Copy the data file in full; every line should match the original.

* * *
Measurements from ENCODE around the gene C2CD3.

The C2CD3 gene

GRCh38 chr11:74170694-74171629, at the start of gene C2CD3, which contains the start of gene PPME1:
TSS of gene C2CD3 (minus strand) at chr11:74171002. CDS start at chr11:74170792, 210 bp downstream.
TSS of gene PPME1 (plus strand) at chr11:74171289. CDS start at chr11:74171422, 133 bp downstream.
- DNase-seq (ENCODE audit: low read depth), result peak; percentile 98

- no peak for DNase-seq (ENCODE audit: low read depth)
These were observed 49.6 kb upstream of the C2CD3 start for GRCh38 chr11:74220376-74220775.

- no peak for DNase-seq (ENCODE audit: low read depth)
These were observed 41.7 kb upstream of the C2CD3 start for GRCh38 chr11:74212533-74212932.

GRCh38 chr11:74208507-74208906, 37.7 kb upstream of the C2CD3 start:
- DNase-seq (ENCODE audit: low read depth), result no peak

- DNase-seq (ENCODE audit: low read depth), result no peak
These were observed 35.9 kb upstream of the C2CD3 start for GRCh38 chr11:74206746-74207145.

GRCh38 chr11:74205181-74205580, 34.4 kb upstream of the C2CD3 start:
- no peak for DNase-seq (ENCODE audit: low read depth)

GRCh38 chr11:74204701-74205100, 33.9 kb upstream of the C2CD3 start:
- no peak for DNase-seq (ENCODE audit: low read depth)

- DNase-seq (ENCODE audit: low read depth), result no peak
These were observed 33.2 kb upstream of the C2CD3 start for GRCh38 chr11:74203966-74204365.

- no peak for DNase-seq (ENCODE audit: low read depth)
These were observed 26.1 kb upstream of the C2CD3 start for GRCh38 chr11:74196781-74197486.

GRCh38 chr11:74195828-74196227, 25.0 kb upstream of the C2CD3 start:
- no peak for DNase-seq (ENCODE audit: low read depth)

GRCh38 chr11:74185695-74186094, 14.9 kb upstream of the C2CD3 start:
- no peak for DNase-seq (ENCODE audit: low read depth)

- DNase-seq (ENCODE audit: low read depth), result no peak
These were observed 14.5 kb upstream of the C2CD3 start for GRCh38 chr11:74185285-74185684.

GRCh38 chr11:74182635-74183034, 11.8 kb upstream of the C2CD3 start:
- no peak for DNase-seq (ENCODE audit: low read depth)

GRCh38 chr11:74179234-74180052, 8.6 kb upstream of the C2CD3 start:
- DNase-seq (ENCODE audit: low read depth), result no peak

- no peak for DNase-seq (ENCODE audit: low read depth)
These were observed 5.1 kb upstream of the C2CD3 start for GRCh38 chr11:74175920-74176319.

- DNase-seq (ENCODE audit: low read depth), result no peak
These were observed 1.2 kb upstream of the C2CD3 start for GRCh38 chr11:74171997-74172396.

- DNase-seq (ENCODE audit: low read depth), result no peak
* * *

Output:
Measurements from ENCODE around the gene C2CD3.

The C2CD3 gene

GRCh38 chr11:74170694-74171629, at the start of gene C2CD3, which contains the start of gene PPME1:
TSS of gene C2CD3 (minus strand) at chr11:74171002. CDS start at chr11:74170792, 210 bp downstream.
TSS of gene PPME1 (plus strand) at chr11:74171289. CDS start at chr11:74171422, 133 bp downstream.
- DNase-seq (ENCODE audit: low read depth), result peak; percentile 98

- no peak for DNase-seq (ENCODE audit: low read depth)
These were observed 49.6 kb upstream of the C2CD3 start for GRCh38 chr11:74220376-74220775.

- no peak for DNase-seq (ENCODE audit: low read depth)
These were observed 41.7 kb upstream of the C2CD3 start for GRCh38 chr11:74212533-74212932.

GRCh38 chr11:74208507-74208906, 37.7 kb upstream of the C2CD3 start:
- DNase-seq (ENCODE audit: low read depth), result no peak

- DNase-seq (ENCODE audit: low read depth), result no peak
These were observed 35.9 kb upstream of the C2CD3 start for GRCh38 chr11:74206746-74207145.

GRCh38 chr11:74205181-74205580, 34.4 kb upstream of the C2CD3 start:
- no peak for DNase-seq (ENCODE audit: low read depth)

GRCh38 chr11:74204701-74205100, 33.9 kb upstream of the C2CD3 start:
- no peak for DNase-seq (ENCODE audit: low read depth)

- DNase-seq (ENCODE audit: low read depth), result no peak
These were observed 33.2 kb upstream of the C2CD3 start for GRCh38 chr11:74203966-74204365.

- no peak for DNase-seq (ENCODE audit: low read depth)
These were observed 26.1 kb upstream of the C2CD3 start for GRCh38 chr11:74196781-74197486.

GRCh38 chr11:74195828-74196227, 25.0 kb upstream of the C2CD3 start:
- no peak for DNase-seq (ENCODE audit: low read depth)

GRCh38 chr11:74185695-74186094, 14.9 kb upstream of the C2CD3 start:
- no peak for DNase-seq (ENCODE audit: low read depth)

- DNase-seq (ENCODE audit: low read depth), result no peak
These were observed 14.5 kb upstream of the C2CD3 start for GRCh38 chr11:74185285-74185684.

GRCh38 chr11:74182635-74183034, 11.8 kb upstream of the C2CD3 start:
- no peak for DNase-seq (ENCODE audit: low read depth)

GRCh38 chr11:74179234-74180052, 8.6 kb upstream of the C2CD3 start:
- DNase-seq (ENCODE audit: low read depth), result no peak

- no peak for DNase-seq (ENCODE audit: low read depth)
These were observed 5.1 kb upstream of the C2CD3 start for GRCh38 chr11:74175920-74176319.

- DNase-seq (ENCODE audit: low read depth), result no peak
These were observed 1.2 kb upstream of the C2CD3 start for GRCh38 chr11:74171997-74172396.

- DNase-seq (ENCODE audit: low read depth), result no peak